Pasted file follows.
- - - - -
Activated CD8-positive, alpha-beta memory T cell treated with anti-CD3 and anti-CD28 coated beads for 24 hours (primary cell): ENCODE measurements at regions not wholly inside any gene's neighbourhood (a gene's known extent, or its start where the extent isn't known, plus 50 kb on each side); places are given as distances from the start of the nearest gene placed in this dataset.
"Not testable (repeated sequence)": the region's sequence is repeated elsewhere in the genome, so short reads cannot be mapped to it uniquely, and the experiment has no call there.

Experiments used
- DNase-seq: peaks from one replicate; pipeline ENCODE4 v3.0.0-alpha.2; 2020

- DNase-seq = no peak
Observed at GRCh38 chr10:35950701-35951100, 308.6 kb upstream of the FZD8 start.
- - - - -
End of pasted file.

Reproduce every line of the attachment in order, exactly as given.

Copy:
Activated CD8-positive, alpha-beta memory T cell treated with anti-CD3 and anti-CD28 coated beads for 24 hours (primary cell): ENCODE measurements at regions not wholly inside any gene's neighbourhood (a gene's known extent, or its start where the extent isn't known, plus 50 kb on each side); places are given as distances from the start of the nearest gene placed in this dataset.
"Not testable (repeated sequence)": the region's sequence is repeated elsewhere in the genome, so short reads cannot be mapped to it uniquely, and the experiment has no call there.

Experiments used
- DNase-seq: peaks from one replicate; pipeline ENCODE4 v3.0.0-alpha.2; 2020

- DNase-seq = no peak
Observed at GRCh38 chr10:35950701-35951100, 308.6 kb upstream of the FZD8 start.